After Roger Ailes, the former head of FOX news was forced to resign amid sexual harassment claims last summer, it's been a domino effect of high profile men who've fallen from grace for everything from lewd text messages to assault.

All of those accusations spawned the powerful “Me Too” movement, giving women the courage to come forward with their own experiences. But I spoke with a woman who had to courage to speak out, way before it was safe to do so. She ended up losing her career and some of her friends.

"When you see all of these high-profile men being accused of sexual harassment or sexual assault, what do you think?" I asked Devon Mendvetz.

"I feel bad because I did the same thing. I feel bad that it takes these women so long to come forward," she said.

For Devon, it took five years of being harassed, she said, nearly every day, before she had the courage to say something.

She claims a colleague said things that were so vile and demeaning about her. I can't even repeat them here.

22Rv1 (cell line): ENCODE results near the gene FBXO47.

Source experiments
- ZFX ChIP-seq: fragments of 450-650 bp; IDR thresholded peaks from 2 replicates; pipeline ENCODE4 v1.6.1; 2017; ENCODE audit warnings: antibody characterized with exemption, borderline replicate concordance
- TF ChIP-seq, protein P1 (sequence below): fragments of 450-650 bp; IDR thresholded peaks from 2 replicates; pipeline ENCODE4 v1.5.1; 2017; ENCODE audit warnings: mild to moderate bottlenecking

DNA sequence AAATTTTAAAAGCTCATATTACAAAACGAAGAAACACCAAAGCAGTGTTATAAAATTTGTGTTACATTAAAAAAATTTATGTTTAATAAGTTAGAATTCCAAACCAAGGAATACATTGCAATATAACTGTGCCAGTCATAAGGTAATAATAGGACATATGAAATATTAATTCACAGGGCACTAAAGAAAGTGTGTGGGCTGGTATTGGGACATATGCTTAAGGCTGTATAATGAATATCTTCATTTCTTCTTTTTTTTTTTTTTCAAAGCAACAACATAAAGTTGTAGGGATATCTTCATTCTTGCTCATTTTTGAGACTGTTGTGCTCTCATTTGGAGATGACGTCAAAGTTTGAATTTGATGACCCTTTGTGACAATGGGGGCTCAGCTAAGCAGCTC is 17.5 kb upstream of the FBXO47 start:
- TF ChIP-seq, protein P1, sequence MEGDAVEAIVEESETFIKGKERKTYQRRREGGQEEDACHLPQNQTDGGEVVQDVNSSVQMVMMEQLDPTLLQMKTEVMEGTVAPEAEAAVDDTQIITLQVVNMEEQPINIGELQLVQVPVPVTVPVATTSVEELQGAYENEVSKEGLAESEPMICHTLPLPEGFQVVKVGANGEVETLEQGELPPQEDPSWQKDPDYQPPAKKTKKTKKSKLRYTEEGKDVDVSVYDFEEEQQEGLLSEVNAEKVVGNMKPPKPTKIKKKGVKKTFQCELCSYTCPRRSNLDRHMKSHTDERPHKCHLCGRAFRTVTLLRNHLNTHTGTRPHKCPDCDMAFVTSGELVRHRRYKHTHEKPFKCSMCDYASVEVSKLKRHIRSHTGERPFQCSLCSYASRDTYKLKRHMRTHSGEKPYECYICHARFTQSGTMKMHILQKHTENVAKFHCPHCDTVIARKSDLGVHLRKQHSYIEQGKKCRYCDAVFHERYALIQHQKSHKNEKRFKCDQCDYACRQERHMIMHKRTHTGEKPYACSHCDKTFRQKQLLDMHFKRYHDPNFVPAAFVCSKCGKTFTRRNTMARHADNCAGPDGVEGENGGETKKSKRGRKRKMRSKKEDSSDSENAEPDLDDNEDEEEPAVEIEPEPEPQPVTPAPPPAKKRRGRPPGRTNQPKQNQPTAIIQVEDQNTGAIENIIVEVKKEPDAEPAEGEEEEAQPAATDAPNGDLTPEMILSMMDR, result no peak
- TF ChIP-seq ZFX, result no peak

It happened towards the end of her fourteen year career as a Transport Coordinator with the Cuyahoga County Sheriff’s Department, of all places.

"It's hard to tell another male who is higher above you, ‘hey this guy is...you know,” she said.

She only came forward after she told her story to other colleagues, and found out he had allegedly been harassing them as well. But they wouldn't speak out, she said as she wiped away tears.

"Everybody that wanted to help ended up telling me they couldn't because they were afraid for their jobs, and they needed to raise their kids and their families which I understand."

Problem is, she says not even Human Resources was willing to help.

"They just dragged their feet. One time they actually said to me, that their hands were tied because they were doing benefits," says Devon.

Five months later, after she claims HR did nothing...she quit her job. She's now brought a case before the Equal Employment Opportunity Commission, after describing her meeting with a man in the County’s HR department,

"He said something along the lines of protecting the worker and his reputation. What about my reputation? I was there longer than he was. That was my career. I don't have a career now."

The Sheriff’s Department says it received Mrs. Medvetz's complaint in September of 2016 and the man was disciplined in December. It added that sexual harassment is not tolerated in any way in its department.

Their timeline differs from the account we received in the documents filed with the EEOC. And any discipline that did occur, happened after Ms. Medvetz filed a complaint with the Ohio Civil Rights Commission.